India pledges to support financial markets

MIDDLE MAN: India's central bank is working to bring e-commerce firms and the country's banking systems more in alignment.

MUMBAI: Indian authorities vowed to support financial markets rocked by growing concerns of defaults by shadow banks.

The government will provide adequate liquidity to mutual funds and non-bank financial companies, Finance Minister Arun Jaitley said.

His tweet followed a joint weekend statement from the central bank and capital markets regulator assuring investors they were monitoring the situation and would take necessary steps.

Analysts are warning that India’s shadow banking sector could face a cash crunch after key lender Infrastructure Leasing & Financial Services Ltd missed debt payments and rattled investors last Friday.

Policy makers are already battling with surging bad loans at banks, a plunging currency and volatile stocks as foreign investors pull money from emerging markets.

Some analysts expect the RBI to conduct more open market bond purchases to add liquidity to the market and calm investors, while others see a special refinance window for non-banking finance companies and mutual funds.

“It is more of calming nerves in the financial markets that things won’t go into a spiral,” said Kuldeepsinh Jagtap, executive vice president at ICICI Securities Primary Dealership. “For example, if tighter rupee liquidity leads to disruption in money market rates, the RBI might provide adequate liquidity ensuring smooth functioning of markets.”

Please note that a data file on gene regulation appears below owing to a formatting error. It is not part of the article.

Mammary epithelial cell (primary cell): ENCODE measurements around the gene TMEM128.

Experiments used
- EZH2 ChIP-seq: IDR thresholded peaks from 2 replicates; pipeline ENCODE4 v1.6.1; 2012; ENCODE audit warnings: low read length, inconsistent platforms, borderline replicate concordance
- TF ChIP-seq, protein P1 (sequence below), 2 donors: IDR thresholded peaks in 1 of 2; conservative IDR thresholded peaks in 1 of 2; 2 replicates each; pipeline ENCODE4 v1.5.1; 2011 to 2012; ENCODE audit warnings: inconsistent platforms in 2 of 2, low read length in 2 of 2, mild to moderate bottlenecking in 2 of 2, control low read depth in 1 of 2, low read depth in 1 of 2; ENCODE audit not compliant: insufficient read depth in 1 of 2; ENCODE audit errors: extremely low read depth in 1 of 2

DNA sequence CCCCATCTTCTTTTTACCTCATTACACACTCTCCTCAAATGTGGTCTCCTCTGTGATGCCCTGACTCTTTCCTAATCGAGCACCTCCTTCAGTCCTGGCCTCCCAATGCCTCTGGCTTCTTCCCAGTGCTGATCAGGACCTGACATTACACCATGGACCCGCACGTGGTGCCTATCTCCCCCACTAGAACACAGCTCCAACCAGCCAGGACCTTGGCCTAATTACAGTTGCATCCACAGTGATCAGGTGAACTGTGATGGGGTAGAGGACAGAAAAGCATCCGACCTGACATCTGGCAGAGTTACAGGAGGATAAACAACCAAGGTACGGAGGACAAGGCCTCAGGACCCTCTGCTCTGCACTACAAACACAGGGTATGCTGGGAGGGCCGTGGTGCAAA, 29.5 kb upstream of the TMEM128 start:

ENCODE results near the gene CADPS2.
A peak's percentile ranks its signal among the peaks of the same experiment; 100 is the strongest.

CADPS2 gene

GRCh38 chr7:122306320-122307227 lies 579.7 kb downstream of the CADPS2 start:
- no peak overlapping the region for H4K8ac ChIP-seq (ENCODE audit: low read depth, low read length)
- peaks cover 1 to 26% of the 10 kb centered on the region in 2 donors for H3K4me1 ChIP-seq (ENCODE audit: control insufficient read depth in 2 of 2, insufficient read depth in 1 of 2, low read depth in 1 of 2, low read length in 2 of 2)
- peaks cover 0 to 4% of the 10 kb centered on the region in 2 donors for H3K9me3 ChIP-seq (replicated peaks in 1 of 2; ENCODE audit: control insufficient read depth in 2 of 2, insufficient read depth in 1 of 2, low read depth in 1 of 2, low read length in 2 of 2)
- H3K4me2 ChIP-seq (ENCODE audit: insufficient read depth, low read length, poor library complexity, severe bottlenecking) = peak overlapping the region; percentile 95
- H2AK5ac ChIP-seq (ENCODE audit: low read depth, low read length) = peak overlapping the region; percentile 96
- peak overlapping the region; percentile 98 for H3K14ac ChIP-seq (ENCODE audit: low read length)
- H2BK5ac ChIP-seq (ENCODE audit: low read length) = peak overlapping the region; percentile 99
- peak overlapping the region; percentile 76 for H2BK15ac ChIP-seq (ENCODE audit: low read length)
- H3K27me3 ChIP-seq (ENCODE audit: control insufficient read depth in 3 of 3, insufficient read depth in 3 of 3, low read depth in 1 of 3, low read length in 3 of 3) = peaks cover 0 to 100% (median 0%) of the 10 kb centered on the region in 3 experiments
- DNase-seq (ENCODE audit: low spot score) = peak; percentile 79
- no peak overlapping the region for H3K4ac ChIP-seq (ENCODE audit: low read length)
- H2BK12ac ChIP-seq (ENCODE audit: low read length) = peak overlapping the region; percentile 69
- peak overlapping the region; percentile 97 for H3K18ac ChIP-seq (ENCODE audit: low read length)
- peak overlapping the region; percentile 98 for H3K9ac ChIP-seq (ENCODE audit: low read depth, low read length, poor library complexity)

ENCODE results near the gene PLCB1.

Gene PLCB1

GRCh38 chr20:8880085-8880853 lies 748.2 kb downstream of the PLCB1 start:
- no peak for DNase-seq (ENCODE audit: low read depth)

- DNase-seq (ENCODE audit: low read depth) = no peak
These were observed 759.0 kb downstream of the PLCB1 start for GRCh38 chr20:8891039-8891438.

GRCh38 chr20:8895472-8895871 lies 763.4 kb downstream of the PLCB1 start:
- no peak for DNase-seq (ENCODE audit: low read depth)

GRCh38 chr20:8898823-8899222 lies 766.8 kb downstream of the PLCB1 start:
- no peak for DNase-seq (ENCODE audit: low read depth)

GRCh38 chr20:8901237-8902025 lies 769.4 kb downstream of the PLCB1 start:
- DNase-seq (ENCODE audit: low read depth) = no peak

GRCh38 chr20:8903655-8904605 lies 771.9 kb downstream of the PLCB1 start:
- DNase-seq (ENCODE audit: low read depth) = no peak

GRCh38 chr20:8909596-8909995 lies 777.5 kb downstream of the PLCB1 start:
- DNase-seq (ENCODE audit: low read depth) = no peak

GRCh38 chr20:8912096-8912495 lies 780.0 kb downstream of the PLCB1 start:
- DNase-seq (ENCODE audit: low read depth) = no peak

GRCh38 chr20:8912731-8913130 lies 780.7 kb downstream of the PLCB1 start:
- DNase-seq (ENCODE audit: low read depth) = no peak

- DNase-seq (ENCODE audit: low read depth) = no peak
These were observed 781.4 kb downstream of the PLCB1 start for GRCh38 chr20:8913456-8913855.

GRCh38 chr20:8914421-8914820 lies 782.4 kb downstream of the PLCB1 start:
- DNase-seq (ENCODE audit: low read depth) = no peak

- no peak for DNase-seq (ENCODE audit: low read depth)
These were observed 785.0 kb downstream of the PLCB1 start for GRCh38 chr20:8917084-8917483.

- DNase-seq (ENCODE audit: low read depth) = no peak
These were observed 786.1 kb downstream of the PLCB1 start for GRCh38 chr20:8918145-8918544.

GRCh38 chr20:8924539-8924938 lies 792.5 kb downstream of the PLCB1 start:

Turmoil in India’s non-bank finance companies has deepened in the past few weeks, with troubled lender IL&FS disclosing further missed debt payments last Friday.

The company, which has been categorised as a “systemically important” non-banking financial firm by the RBI has total debt of US$12.6bil.

Of that, 61% are in the form of loans from financial institutions, indicating its woes could spread to other shadow banks in Asia’s third-largest economy.

Already a few mutual funds have been selling short term debt instruments issued by non-bank finance companies including those funding India’s housing sector.

That sell-off is being partially blamed for Friday’s crash in India’s stock market and prompted even the country’s largest commercial bank, the State Bank of India to say that the default by IL&FS was not India’s Lehman moment.

The market held their losses yesterday, with the benchmark equity index down 0.5% as of 11:05 am in Mumbai.

“The RBI will wait to gauge the situation but most likely option in the current environment is to inject additional liquidity into the system,” said Mahendra Jajoo, head of fixed income at Mirae Asset Global Investment in Mumbai.

“They can also give additional line of credit to non-bank finance companies and to the mutual funds,” he said. — Bloomberg


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